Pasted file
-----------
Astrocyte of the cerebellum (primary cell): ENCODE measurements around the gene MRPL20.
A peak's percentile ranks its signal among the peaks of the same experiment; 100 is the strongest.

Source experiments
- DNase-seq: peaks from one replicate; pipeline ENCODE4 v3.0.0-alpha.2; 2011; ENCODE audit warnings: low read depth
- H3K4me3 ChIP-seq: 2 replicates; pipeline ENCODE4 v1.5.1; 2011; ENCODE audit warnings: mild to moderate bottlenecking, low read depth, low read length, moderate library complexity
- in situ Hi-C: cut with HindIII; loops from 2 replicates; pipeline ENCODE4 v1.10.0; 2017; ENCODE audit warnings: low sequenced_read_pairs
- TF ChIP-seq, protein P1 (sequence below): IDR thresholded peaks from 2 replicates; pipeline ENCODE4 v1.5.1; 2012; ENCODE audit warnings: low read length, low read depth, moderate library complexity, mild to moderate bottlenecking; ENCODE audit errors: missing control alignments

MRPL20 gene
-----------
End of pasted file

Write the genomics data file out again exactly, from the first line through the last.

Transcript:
Astrocyte of the cerebellum (primary cell): ENCODE measurements around the gene MRPL20.
A peak's percentile ranks its signal among the peaks of the same experiment; 100 is the strongest.

Source experiments
- DNase-seq: peaks from one replicate; pipeline ENCODE4 v3.0.0-alpha.2; 2011; ENCODE audit warnings: low read depth
- H3K4me3 ChIP-seq: 2 replicates; pipeline ENCODE4 v1.5.1; 2011; ENCODE audit warnings: mild to moderate bottlenecking, low read depth, low read length, moderate library complexity
- in situ Hi-C: cut with HindIII; loops from 2 replicates; pipeline ENCODE4 v1.10.0; 2017; ENCODE audit warnings: low sequenced_read_pairs
- TF ChIP-seq, protein P1 (sequence below): IDR thresholded peaks from 2 replicates; pipeline ENCODE4 v1.5.1; 2012; ENCODE audit warnings: low read length, low read depth, moderate library complexity, mild to moderate bottlenecking; ENCODE audit errors: missing control alignments

MRPL20 gene